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China to auction cotton

China will start selling its cotton stockpile this year. The plan is to auction off one million ton, or 4.6 million bales, of the fiber to start with. In previous auctions, widespread complaints about the quality of cotton being released caused some mills to balk at buying supplies. To help get the cotton moving, China offered incentives tied to import access. Over the past year, only the minimum amount of import quota was issued. If reserve sales are very slow, those incentives could eventually reappear.

The possibility of rotating reserve stocks is another thing worth paying attention to. Historically the Chinese government has replaced older supplies with newer ones. It isn’t clear yet whether that will be a possibility in the future, but if it is, that could impact the availability of current and future Chinese harvests.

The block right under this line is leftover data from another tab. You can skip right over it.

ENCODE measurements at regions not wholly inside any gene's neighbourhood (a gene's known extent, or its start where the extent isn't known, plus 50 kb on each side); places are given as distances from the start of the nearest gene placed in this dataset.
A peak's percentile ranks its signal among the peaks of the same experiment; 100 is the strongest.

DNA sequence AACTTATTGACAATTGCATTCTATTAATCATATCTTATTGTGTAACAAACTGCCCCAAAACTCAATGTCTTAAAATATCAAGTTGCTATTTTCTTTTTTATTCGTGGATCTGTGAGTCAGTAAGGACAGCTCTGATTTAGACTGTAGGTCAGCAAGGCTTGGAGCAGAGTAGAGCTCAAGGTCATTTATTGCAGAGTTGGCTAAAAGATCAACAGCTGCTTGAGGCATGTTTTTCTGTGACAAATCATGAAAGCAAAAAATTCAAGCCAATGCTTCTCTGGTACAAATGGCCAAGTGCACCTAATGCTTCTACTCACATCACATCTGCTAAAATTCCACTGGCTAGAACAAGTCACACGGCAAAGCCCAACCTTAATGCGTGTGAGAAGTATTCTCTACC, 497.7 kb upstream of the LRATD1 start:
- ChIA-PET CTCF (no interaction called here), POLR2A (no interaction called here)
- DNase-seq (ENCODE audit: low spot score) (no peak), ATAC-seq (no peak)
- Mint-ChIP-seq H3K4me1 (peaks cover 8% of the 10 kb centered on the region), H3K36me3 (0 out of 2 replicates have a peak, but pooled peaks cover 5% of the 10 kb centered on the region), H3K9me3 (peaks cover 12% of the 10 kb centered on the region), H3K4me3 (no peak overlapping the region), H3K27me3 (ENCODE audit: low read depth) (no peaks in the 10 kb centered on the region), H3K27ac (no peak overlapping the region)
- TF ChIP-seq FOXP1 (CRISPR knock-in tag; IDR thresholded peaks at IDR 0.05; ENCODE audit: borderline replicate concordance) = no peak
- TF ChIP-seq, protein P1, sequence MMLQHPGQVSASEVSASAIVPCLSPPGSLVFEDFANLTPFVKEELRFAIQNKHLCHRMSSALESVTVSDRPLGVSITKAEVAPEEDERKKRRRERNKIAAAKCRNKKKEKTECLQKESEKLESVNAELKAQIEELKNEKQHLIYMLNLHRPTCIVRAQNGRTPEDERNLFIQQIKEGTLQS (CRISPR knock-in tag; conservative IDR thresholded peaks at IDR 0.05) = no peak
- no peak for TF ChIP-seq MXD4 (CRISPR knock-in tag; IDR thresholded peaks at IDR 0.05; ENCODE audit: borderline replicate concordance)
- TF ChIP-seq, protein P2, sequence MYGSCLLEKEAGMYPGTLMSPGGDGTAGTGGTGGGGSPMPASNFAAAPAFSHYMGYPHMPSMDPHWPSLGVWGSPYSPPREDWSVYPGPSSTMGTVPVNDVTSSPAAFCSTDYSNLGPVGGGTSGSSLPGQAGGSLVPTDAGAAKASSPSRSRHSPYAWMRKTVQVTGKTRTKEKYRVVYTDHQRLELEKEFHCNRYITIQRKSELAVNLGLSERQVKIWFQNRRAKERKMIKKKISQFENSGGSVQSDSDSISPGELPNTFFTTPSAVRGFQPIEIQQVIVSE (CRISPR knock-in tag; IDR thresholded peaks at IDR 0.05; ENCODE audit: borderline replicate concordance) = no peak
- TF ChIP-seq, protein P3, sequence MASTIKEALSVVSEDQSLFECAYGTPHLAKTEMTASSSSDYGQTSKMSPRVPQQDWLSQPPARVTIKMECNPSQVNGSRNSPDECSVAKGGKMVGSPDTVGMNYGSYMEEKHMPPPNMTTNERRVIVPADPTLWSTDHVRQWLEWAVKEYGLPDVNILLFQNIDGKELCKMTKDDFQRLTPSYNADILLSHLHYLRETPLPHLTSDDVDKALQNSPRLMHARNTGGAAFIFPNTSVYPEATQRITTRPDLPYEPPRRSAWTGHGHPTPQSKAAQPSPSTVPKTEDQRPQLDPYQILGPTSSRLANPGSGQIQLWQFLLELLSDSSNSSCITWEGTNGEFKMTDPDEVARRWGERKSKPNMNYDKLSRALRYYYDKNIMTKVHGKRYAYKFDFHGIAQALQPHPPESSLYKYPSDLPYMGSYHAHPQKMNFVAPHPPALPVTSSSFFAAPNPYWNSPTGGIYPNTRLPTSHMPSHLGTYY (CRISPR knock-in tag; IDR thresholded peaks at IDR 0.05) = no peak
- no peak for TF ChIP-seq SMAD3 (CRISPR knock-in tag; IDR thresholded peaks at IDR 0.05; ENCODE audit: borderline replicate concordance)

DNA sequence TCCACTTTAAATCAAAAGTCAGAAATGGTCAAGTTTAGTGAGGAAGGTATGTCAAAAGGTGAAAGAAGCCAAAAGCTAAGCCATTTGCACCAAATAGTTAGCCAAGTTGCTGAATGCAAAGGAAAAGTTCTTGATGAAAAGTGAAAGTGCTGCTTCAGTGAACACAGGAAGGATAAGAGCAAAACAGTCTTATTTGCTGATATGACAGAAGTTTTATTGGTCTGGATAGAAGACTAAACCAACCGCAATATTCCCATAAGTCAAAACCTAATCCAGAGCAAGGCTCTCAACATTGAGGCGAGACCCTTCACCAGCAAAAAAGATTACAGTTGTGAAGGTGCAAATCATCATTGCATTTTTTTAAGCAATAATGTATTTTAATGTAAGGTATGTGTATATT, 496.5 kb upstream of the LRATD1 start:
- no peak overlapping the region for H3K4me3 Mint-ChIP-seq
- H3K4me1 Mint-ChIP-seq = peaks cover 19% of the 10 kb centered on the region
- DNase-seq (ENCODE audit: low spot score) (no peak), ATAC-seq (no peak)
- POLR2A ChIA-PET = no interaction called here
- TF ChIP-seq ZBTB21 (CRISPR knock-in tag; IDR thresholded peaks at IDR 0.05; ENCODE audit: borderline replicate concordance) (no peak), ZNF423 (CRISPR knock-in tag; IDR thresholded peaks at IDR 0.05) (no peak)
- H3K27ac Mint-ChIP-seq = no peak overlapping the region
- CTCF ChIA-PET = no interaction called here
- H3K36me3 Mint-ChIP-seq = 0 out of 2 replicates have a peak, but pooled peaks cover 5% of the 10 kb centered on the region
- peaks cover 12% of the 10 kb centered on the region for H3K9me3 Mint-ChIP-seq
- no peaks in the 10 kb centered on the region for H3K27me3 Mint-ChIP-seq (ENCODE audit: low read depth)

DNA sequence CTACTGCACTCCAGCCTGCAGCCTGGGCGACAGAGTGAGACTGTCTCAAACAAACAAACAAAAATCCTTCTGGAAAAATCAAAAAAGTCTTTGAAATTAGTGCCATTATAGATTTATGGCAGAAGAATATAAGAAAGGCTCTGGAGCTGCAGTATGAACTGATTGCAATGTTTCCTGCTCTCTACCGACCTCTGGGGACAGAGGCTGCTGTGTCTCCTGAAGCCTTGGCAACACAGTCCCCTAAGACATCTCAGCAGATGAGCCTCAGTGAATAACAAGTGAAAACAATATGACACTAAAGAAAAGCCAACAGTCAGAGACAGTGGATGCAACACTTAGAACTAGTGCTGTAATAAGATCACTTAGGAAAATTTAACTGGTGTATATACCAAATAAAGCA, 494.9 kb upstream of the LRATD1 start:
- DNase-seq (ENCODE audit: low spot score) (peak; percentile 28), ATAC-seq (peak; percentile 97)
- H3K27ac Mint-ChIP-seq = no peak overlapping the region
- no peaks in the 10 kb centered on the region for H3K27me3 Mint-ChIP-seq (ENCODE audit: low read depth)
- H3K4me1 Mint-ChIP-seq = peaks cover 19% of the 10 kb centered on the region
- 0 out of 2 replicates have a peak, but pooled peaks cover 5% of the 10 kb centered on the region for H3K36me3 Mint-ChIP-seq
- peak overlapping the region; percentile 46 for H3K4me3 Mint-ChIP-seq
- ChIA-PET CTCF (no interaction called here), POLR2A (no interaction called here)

The bottomline is that the changes made in current crop year, where Chinese imports have placed increased emphasis on the use of domestic supplies, will be sustained. The corresponding sustained reduction in global import demand has helped stocks outside of China increase and allowed prices to shift lower.

As long as China keeps imports low and uses reserves to fill any gaps, and as long as the rest of the world produces a surplus of cotton, stocks outside of China will remain strong and prices can be expected to remain low.


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